Photo of John Hayes John Hayes Minister of State (Home Office) (Security)

I think I can deal with this very briefly, because there are only two points to make. First, the amendment is flawed. The Department for Culture, Media and Sport tells us that the suggested designation is no longer used, if ever it was. That is a fundamental problem, but that is not a good enough argument alone. A better argument—my second point—is that restricting a retention notice to only large operators could result in large geographic gaps in capabilities or indicate to criminals that they should use only small providers. It is understandable that the hon. and learned Lady wants to defend the interests of small providers, but the provision could have unintended consequences of the sort I do not think she means.

Finally, the Joint Committee said:

“We believe that the definition of telecommunications service providers cannot explicitly rule out smaller providers without significantly compromising the data retention proposals as a whole.”

I appreciate the hon. and learned Lady’s intent, but I am not sure the form of the amendment is adequate or the arguments sufficient to be persuasive.

Photo of Joanna Cherry Joanna Cherry Shadow SNP Westminster Group Leader (Justice and Home Affairs)

I am not sure what the Minister is saying. Is he saying he could look at the amendment and make it better, or that the principle underlying it is not acceptable?

Photo of John Hayes John Hayes Minister of State (Home Office) (Security)

I am saying that it is not wise to designate providers based on their size. There will be niche market providers who may provide a particular function exclusively and there may be others providing in a particular area. Taking them out of the system would contradict the purpose of the legislation. Let me see if I can compromise. We have said throughout, and when we were debating an earlier group of amendments, that we understand that some smaller providers will face a significant challenge. I have also said that it is important to recognise that while large providers will have mechanisms to implement readily the changes we expect of them—

Order. The Minister is intervening on Ms Cherry.

Photo of Joanna Cherry Joanna Cherry Shadow SNP Westminster Group Leader (Justice and Home Affairs)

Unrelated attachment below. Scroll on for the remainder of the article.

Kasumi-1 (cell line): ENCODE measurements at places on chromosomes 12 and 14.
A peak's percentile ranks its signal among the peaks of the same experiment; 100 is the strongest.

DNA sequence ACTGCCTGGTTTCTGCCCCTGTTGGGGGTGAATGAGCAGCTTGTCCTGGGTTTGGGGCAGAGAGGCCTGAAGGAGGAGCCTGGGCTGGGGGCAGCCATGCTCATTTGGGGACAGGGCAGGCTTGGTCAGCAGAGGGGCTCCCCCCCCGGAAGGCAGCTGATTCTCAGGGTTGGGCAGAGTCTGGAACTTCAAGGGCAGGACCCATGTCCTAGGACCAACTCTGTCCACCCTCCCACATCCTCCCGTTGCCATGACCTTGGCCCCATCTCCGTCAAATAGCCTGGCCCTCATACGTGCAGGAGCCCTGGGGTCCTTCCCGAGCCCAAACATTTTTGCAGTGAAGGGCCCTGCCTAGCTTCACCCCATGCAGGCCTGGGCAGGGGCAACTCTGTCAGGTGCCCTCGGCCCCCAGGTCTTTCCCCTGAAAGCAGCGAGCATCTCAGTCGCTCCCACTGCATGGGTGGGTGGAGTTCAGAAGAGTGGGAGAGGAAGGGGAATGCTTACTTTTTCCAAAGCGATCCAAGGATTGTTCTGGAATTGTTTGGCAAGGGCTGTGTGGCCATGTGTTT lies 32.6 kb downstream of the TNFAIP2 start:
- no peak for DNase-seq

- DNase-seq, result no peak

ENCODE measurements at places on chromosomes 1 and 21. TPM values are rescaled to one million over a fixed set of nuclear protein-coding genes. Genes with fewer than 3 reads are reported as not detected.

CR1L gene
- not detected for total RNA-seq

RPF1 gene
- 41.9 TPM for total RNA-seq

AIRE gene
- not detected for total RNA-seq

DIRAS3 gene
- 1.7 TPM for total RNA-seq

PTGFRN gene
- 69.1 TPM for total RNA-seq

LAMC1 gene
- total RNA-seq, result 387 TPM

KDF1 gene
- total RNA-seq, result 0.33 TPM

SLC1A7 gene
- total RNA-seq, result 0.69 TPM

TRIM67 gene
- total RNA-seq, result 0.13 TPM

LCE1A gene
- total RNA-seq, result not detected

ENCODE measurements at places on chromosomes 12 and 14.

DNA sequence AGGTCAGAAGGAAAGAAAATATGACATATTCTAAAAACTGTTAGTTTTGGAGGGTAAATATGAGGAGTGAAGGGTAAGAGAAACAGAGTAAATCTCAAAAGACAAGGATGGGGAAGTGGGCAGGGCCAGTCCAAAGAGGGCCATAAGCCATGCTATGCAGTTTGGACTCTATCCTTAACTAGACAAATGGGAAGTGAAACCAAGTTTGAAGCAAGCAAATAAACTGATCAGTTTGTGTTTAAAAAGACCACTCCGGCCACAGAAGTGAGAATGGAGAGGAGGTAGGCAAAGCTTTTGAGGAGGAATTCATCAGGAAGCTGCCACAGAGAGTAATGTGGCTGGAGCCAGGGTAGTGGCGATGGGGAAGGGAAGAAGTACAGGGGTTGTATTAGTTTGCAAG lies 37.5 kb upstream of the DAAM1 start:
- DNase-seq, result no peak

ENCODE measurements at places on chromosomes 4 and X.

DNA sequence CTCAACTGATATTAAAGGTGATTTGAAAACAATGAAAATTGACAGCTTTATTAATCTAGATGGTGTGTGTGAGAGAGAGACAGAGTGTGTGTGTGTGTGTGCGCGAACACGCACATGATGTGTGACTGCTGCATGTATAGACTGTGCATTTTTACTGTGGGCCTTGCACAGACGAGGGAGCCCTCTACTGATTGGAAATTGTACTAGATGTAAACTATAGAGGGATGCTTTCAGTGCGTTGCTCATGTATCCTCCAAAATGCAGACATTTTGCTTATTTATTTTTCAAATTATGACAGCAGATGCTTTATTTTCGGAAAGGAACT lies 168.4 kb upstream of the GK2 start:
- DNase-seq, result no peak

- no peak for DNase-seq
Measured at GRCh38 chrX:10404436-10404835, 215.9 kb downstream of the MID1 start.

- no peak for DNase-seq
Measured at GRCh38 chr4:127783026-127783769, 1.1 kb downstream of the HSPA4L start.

Sorry, Mr Owen, I have lost my train of thought. The concern behind the amendment is that although certain assurances have been given, I have tried to explain that, without a guarantee that requirements will be placed on such providers, they may simply grind to a halt. Is there any way round that? That is the purpose of the amendment.

Photo of John Hayes John Hayes Minister of State (Home Office) (Security)

Let me try to make a more pithy intervention. Of course we understand that we need to support providers in meeting their obligations and we will take the steps necessary to do that. What I do not want to do is to exclude them in the Bill from the requirement because that would have consequences that the hon. and learned Lady does not intend.

Photo of Joanna Cherry Joanna Cherry Shadow SNP Westminster Group Leader (Justice and Home Affairs)

I am sure the last thing the denizens of the west or the south of Scotland want is some mass influx of terrorists to start using their small internet service providers. On the other hand, they do not want their hard-won and hard-fought-for internet access to be completely compromised by unreasonable requirements being put on it. They are concerned that, although assurances have been given, there is nothing in clause 17 to prevent the Government from putting what would be practically and financially crippling requirements on them. That is the purpose of the amendment.

Ms Cherry, are you moving the new clause or withdrawing it?

Photo of Joanna Cherry Joanna Cherry Shadow SNP Westminster Group Leader (Justice and Home Affairs)

The arithmetic is inevitable, Mr Owen. I would like to think carefully about what the Minister has said, and go back to the organisations concerned and discuss it with them so I will withdraw the new clause for now.

Clause, by leave, withdrawn.

New Clause 25